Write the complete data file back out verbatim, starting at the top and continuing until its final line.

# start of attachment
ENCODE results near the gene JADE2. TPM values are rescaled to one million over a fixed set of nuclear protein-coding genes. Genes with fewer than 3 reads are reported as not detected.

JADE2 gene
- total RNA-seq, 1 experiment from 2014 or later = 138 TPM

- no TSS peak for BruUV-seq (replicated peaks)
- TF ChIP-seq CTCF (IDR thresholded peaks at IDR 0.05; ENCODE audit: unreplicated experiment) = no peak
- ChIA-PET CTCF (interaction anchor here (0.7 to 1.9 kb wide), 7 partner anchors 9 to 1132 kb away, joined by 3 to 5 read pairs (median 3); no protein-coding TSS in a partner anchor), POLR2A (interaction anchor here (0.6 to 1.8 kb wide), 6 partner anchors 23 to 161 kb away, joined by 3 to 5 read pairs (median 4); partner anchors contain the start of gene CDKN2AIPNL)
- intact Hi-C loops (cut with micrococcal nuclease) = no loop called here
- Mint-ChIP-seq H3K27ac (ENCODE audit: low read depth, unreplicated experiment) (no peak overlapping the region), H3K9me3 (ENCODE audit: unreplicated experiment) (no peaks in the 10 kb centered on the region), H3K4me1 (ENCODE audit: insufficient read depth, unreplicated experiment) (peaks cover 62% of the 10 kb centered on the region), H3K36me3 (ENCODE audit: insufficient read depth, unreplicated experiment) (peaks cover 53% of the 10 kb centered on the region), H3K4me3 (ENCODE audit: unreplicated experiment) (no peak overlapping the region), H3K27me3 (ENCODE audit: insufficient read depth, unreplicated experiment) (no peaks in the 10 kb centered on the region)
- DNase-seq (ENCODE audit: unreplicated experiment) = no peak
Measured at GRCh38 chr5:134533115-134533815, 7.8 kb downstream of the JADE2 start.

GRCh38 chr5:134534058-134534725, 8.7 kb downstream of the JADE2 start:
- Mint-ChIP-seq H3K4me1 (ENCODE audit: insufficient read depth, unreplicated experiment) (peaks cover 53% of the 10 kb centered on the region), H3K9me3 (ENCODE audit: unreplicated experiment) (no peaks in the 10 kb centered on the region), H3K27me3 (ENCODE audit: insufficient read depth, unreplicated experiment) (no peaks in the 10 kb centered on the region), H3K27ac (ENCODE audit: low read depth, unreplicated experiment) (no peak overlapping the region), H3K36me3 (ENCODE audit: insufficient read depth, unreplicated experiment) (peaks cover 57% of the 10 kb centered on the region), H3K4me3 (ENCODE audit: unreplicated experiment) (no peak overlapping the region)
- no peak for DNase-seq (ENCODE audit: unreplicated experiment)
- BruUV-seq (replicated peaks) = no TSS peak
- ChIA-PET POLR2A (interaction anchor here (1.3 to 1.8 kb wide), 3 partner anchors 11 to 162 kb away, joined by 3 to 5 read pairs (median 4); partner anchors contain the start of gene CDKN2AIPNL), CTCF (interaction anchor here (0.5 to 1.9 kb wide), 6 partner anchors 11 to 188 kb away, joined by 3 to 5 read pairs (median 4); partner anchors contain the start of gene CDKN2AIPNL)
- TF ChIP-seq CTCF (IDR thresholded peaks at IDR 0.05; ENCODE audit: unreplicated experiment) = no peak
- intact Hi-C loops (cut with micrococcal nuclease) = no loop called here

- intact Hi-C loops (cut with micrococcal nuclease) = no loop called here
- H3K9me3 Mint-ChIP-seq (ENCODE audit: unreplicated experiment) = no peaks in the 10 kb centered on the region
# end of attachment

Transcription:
ENCODE results near the gene JADE2. TPM values are rescaled to one million over a fixed set of nuclear protein-coding genes. Genes with fewer than 3 reads are reported as not detected.

JADE2 gene
- total RNA-seq, 1 experiment from 2014 or later = 138 TPM

- no TSS peak for BruUV-seq (replicated peaks)
- TF ChIP-seq CTCF (IDR thresholded peaks at IDR 0.05; ENCODE audit: unreplicated experiment) = no peak
- ChIA-PET CTCF (interaction anchor here (0.7 to 1.9 kb wide), 7 partner anchors 9 to 1132 kb away, joined by 3 to 5 read pairs (median 3); no protein-coding TSS in a partner anchor), POLR2A (interaction anchor here (0.6 to 1.8 kb wide), 6 partner anchors 23 to 161 kb away, joined by 3 to 5 read pairs (median 4); partner anchors contain the start of gene CDKN2AIPNL)
- intact Hi-C loops (cut with micrococcal nuclease) = no loop called here
- Mint-ChIP-seq H3K27ac (ENCODE audit: low read depth, unreplicated experiment) (no peak overlapping the region), H3K9me3 (ENCODE audit: unreplicated experiment) (no peaks in the 10 kb centered on the region), H3K4me1 (ENCODE audit: insufficient read depth, unreplicated experiment) (peaks cover 62% of the 10 kb centered on the region), H3K36me3 (ENCODE audit: insufficient read depth, unreplicated experiment) (peaks cover 53% of the 10 kb centered on the region), H3K4me3 (ENCODE audit: unreplicated experiment) (no peak overlapping the region), H3K27me3 (ENCODE audit: insufficient read depth, unreplicated experiment) (no peaks in the 10 kb centered on the region)
- DNase-seq (ENCODE audit: unreplicated experiment) = no peak
Measured at GRCh38 chr5:134533115-134533815, 7.8 kb downstream of the JADE2 start.

GRCh38 chr5:134534058-134534725, 8.7 kb downstream of the JADE2 start:
- Mint-ChIP-seq H3K4me1 (ENCODE audit: insufficient read depth, unreplicated experiment) (peaks cover 53% of the 10 kb centered on the region), H3K9me3 (ENCODE audit: unreplicated experiment) (no peaks in the 10 kb centered on the region), H3K27me3 (ENCODE audit: insufficient read depth, unreplicated experiment) (no peaks in the 10 kb centered on the region), H3K27ac (ENCODE audit: low read depth, unreplicated experiment) (no peak overlapping the region), H3K36me3 (ENCODE audit: insufficient read depth, unreplicated experiment) (peaks cover 57% of the 10 kb centered on the region), H3K4me3 (ENCODE audit: unreplicated experiment) (no peak overlapping the region)
- no peak for DNase-seq (ENCODE audit: unreplicated experiment)
- BruUV-seq (replicated peaks) = no TSS peak
- ChIA-PET POLR2A (interaction anchor here (1.3 to 1.8 kb wide), 3 partner anchors 11 to 162 kb away, joined by 3 to 5 read pairs (median 4); partner anchors contain the start of gene CDKN2AIPNL), CTCF (interaction anchor here (0.5 to 1.9 kb wide), 6 partner anchors 11 to 188 kb away, joined by 3 to 5 read pairs (median 4); partner anchors contain the start of gene CDKN2AIPNL)
- TF ChIP-seq CTCF (IDR thresholded peaks at IDR 0.05; ENCODE audit: unreplicated experiment) = no peak
- intact Hi-C loops (cut with micrococcal nuclease) = no loop called here

- intact Hi-C loops (cut with micrococcal nuclease) = no loop called here
- H3K9me3 Mint-ChIP-seq (ENCODE audit: unreplicated experiment) = no peaks in the 10 kb centered on the region